7:46 pm
that in annual reports to the tokyo stock exchange, mr ghosn had hugely underreported his pay. translation: for us, the company, this is of course completely unacceptable. we have been advised by experts that this misconduct is serious enough to dismiss him. carlos ghosn now looks certain to be sacked from hisjob as nissan chairman. the news has sent shock waves around the world, especially to france, where mr ghosn is also ceo of renault, and to sunderland, where nissan runs one of the biggest car plants in europe. carlos ghosn will have signed off on that decision to produce the next generation qashqai there in 2020. nissan said they will review that depending on the form of brexit. so if somebody new comes in, there is the possibility that that decision might be reversed. it has been a day of high drama here in tokyo. but it's important to note that carlos ghosn is not being accused of tax evasion. he is accused of misreporting
7:47 pm
financial data to the tokyo stock exchange. that's something that other bosses of other japanese corporations have been found doing, and have not ended up in police custody. here in us, a fifth of americans now meet their partner through a dating website or app. the number is yet higher in the uk, with one in four finding love this way. but the growth of internet dating has also led to a sharp rise in romance frauds. the average british victim loses £15,000 and reported losses have doubled in the past two years. the bbc panorama programme's athar ahmad reports. millions of people are now looking for love online, but internet dating can be risky because criminals can hide
7:48 pm
behind fake profiles. we are pretty sure it is a scam. the romance fraudsters are often based on africa. they're known as catfish. laura is a private investigator who tracks them down. they're set up as a business. criminal gangs working together to make sure the process looks really realistic and the story works together. roy lost his life savings to a catfish. she called herself donna and sent him these stolen pictures. then she started asking for cash. after i'd worked everything out, i'd actually paid her the best part of £100,000. catfish are hardly ever caught. the most successful investigation was here in mississippi. thousands of victims were conned, but the authorities made 21 arrests. most were convicted thanks to an agent who pretended to be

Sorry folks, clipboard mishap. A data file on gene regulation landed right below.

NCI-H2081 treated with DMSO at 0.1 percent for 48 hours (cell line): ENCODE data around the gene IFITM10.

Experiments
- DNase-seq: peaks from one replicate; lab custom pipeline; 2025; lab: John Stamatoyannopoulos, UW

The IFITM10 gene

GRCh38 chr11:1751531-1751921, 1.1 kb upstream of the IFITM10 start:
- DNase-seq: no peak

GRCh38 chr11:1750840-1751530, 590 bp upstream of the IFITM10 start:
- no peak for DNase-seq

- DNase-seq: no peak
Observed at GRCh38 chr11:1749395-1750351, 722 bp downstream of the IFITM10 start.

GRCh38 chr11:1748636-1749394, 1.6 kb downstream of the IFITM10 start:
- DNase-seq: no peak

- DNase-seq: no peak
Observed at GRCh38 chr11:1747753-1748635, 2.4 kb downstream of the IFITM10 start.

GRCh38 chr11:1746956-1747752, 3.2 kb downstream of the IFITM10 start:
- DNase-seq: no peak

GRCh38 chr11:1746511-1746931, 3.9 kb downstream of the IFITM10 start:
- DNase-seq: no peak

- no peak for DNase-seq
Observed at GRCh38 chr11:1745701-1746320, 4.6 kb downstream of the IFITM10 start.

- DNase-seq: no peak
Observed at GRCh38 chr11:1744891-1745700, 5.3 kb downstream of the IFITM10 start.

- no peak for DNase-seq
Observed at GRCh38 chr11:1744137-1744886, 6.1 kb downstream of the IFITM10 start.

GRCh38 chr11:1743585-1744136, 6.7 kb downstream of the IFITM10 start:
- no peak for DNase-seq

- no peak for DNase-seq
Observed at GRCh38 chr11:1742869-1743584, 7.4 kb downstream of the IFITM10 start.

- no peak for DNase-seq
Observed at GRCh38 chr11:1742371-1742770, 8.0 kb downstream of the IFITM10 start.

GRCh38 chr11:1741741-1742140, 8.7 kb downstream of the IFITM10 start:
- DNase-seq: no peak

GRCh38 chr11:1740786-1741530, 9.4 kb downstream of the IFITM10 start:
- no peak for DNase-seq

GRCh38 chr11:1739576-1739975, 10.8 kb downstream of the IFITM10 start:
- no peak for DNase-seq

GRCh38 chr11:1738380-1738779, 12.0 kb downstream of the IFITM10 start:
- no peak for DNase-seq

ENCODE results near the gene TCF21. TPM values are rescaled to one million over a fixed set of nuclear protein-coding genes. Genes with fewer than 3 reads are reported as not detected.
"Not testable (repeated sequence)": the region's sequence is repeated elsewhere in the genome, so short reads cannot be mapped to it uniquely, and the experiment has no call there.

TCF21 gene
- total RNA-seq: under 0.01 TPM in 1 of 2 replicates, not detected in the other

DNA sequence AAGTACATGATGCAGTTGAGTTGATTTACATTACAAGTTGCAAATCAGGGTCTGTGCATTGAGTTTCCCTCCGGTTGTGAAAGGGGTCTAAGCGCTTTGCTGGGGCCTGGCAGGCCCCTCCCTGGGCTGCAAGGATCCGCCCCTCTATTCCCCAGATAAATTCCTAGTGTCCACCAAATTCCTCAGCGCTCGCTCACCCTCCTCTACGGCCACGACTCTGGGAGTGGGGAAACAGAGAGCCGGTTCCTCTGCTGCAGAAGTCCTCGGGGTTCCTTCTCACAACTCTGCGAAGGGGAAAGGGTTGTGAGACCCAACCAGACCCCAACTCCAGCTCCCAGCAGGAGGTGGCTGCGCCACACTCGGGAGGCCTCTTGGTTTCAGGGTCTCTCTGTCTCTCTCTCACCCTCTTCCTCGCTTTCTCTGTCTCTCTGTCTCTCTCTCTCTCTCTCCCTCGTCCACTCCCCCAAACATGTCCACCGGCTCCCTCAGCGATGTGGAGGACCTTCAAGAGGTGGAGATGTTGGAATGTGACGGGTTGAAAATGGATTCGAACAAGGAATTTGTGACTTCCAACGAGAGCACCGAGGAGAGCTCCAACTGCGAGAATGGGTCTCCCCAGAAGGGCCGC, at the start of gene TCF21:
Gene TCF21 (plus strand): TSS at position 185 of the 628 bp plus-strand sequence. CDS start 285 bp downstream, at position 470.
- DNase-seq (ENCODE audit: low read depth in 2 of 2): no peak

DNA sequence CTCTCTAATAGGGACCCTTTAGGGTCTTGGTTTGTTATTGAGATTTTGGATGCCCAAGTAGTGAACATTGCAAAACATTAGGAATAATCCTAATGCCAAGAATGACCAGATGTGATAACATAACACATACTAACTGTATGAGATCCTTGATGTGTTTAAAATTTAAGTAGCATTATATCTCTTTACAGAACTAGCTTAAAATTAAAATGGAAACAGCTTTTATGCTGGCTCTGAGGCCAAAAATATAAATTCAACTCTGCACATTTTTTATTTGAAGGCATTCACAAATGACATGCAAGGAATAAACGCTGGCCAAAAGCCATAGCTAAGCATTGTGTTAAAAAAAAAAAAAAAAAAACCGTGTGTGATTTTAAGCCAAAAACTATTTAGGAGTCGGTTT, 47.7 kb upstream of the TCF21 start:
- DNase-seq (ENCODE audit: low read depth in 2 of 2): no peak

7:49 pm
a lonely woman looking for love. tod williams spent 18 months chatting to the catfish online. the narratives they use read like a romantic novel. they are very good with the words they choose. they start off very slow and rapidly build an emotional relationship. the catfish were working from written scripts. stuff like, i've no words to describe how i feel about you, they basically copy and paste this? absolutely. this is how one individual was able to manage relationships with 50 different people simultaneously. the victims think they've really found love, so it can be doubly painful when they find t outhey‘ve been conned. you're just white washed, totally devastated. you're finished, you just don't want to be bothered any more. the solution sounds simple —
7:50 pm